Michael's Blog

12 January 2015

The quest for information on Pohlman continues. His earliest known complete piano has been at Shibden Hall, Halifax, since 1922. It is a pretty little instrument dated 1769, but appears to be sitting on a later stand. How did it come to be there? Well, it seems that it was bought by the Pohlmann family, who set up as pianomakers in Halifax in Victorian times. They made standard upright pianos, at a time when every home had to have one. Like many nineteenth-century businesses they hoped to enhance their status by appearing long-established, and therefore to be trusted and respected. Here's an amazing example of the mischief that can happen.

I first heard about this 1769 piano from Mrs Rosemary Fletcher who lived in Harrogate. Her grandfather, Henry Pohlmann, was the last in the line of piano technicians and tuners associated with Pohlmann & Son of Halifax. And from their billheads and other literature issued by the firm she saw that her great grandfather claimed that they were the successors to 'Johannes Pohlmann of London, 1772'. Mrs Fletcher was so confident of this she contacted everyone who ventured into the field of pianoforte history, volunteering the information that it was her ancestor who made the first square pianos, in London in 1765. David Wainwright, author of 'Broadwood by Appointment' first told me about this. He read my paper 'The Twelve Apostles?' and saw my statement that John Pohlman of London, though married, had no children. 'Can this be true?', he asked, with more than a hint I had got my facts wrong.

He told me he had been giving a lecture (I don't know where) when Mrs Fletcher accosted him. She told him emphatically that it was not Zumpe, but her ancestor Pohlmann who made the first square pianos in London. He admitted that he wasn't sure whether to believe her or not. 'We have the proof', she said. 'My cousin has the remains of one, with the inscription 'Johannes Pohlmann fecit Londini 1765'.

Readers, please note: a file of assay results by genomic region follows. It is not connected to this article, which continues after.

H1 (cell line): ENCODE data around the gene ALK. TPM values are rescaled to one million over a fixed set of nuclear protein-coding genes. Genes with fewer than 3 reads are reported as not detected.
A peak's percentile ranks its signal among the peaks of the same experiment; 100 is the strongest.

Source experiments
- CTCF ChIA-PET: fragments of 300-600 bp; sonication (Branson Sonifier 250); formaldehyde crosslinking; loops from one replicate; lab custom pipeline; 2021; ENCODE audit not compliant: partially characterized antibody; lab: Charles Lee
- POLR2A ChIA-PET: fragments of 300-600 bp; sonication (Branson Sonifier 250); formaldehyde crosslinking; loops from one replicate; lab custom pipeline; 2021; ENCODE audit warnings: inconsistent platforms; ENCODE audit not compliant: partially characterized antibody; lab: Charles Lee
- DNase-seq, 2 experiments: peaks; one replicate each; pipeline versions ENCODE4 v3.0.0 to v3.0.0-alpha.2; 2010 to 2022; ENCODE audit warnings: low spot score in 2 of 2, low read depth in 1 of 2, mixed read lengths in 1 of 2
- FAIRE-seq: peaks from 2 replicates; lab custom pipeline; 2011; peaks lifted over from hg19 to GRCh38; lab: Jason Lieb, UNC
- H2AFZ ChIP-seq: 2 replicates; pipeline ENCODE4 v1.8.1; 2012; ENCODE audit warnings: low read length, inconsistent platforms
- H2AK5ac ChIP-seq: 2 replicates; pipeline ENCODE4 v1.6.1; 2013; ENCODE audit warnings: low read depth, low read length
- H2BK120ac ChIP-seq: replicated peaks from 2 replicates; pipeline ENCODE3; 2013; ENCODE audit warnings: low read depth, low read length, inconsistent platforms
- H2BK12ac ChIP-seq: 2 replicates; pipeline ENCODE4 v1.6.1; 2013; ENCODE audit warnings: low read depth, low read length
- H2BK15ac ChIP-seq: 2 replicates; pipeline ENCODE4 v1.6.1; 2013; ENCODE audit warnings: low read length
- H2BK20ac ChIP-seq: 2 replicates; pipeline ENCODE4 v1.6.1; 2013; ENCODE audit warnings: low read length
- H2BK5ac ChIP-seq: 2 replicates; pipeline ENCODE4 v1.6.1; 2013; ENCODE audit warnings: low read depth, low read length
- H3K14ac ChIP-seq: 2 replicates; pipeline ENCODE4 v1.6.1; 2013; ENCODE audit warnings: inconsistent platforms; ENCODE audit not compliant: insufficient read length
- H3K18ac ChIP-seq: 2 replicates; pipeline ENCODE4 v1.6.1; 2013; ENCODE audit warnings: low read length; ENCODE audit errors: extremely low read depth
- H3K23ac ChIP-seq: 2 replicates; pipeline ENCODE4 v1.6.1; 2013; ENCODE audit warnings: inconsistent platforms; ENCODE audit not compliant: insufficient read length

When this was relayed to me it was clearly time to check this out. So in 1993 I took a trip to see this cousin. She lived in Bexley, Kent. I arrived, by appointment, and was shown a nameboard, mounted on the sitting room wall, much as a Victorian 'sportsman' might set up some deer antlers, as a trophy, or the head of whatever else he'd shot.

Well, it was undoubtedly a genuine antique nameboard, and the inscription was excellent and unaltered. But it read: 'Johannes Pohlman Londini fecit 1768'. Apart from the final digit it was exactly like the one showing below. Why Mrs Fletcher ever came to believe it was 1765 I can't say. Notice the other inaccuracies too. The word order is different from what she'd reported, and like so many others she had added an extra letter to the end of the surname, without comment. The results of this lady's zeal linger to this day. On Calderdale Council's website you'll find the same misinformation repeated - 'In 1765, Johannes Christoph David Pohlmann, a native of Hanover in Germany, manufactured the first piano in England. In 1823 his grandson, Henry William Pohlmann (d. 1874), came to Halifax to set up a piano making business.' Brilliant!

So on Wednesday I'm off to see the oldest known complete piano by Pohlman, inscribed with the date 1769. It looks promising. More news later.

15 January 2015: On our journey to Halifax we had an unwelcome reminder of the unpredictability of British weather. The M62 motorway is surrounded by bleak moors, sprinkled this morning with snow from an overnight blizzard. Isolated cottages and farms remind one of the forbidding landscapes of Emily Bronte's 'Wuthering Heights'. At one memorable location the eastbound carriageway passes in front of one of these moorland farms, while the westbound carriageway passes fifty metres behind the back of the farm. Yet for miles around there is no-one. Motor traffic racing past, day and night, but the nearest neighbour - who knows where? Arriving at Halifax we found the car park closed, with several inches of snow, and an icy walk down the steep slope to the house.